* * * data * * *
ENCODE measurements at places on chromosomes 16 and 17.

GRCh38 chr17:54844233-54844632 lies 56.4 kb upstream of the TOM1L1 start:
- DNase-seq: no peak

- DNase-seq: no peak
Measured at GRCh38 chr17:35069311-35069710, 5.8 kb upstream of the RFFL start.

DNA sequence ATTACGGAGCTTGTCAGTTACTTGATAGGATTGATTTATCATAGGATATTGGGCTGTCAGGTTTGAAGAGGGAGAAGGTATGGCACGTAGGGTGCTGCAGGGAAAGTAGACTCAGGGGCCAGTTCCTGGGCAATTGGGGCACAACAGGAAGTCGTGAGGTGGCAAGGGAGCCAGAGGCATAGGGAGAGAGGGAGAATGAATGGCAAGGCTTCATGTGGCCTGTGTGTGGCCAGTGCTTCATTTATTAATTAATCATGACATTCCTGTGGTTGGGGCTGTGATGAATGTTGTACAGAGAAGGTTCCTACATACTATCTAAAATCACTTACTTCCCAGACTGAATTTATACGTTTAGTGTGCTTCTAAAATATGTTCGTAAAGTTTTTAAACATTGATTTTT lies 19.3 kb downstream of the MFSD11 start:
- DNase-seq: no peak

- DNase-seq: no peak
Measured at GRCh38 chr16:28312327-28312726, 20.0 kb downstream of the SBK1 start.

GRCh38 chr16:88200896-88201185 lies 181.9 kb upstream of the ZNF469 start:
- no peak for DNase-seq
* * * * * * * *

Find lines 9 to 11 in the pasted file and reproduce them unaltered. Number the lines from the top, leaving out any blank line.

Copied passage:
Measured at GRCh38 chr16:28312327-28312726, 20.0 kb downstream of the SBK1 start.

GRCh38 chr16:88200896-88201185 lies 181.9 kb upstream of the ZNF469 start:
- no peak for DNase-seq